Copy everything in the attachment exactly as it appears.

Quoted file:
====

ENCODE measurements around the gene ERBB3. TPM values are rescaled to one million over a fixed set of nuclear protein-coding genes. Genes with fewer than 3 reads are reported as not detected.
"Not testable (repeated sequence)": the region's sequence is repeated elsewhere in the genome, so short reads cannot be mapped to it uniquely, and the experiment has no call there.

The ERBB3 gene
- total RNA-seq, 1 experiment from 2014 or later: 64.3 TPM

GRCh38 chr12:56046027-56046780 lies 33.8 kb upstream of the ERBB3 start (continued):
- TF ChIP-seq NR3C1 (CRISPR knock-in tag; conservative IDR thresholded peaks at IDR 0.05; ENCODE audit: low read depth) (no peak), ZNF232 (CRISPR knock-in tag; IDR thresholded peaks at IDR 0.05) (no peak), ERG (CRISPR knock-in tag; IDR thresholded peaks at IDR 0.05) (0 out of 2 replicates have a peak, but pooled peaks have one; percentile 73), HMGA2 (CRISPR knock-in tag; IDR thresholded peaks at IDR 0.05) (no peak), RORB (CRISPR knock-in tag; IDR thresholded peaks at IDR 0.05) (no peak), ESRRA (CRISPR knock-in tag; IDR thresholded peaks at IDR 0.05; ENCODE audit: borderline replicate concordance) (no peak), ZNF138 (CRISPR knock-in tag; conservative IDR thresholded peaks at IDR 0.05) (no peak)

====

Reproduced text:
ENCODE measurements around the gene ERBB3. TPM values are rescaled to one million over a fixed set of nuclear protein-coding genes. Genes with fewer than 3 reads are reported as not detected.
"Not testable (repeated sequence)": the region's sequence is repeated elsewhere in the genome, so short reads cannot be mapped to it uniquely, and the experiment has no call there.

The ERBB3 gene
- total RNA-seq, 1 experiment from 2014 or later: 64.3 TPM

GRCh38 chr12:56046027-56046780 lies 33.8 kb upstream of the ERBB3 start (continued):
- TF ChIP-seq NR3C1 (CRISPR knock-in tag; conservative IDR thresholded peaks at IDR 0.05; ENCODE audit: low read depth) (no peak), ZNF232 (CRISPR knock-in tag; IDR thresholded peaks at IDR 0.05) (no peak), ERG (CRISPR knock-in tag; IDR thresholded peaks at IDR 0.05) (0 out of 2 replicates have a peak, but pooled peaks have one; percentile 73), HMGA2 (CRISPR knock-in tag; IDR thresholded peaks at IDR 0.05) (no peak), RORB (CRISPR knock-in tag; IDR thresholded peaks at IDR 0.05) (no peak), ESRRA (CRISPR knock-in tag; IDR thresholded peaks at IDR 0.05; ENCODE audit: borderline replicate concordance) (no peak), ZNF138 (CRISPR knock-in tag; conservative IDR thresholded peaks at IDR 0.05) (no peak)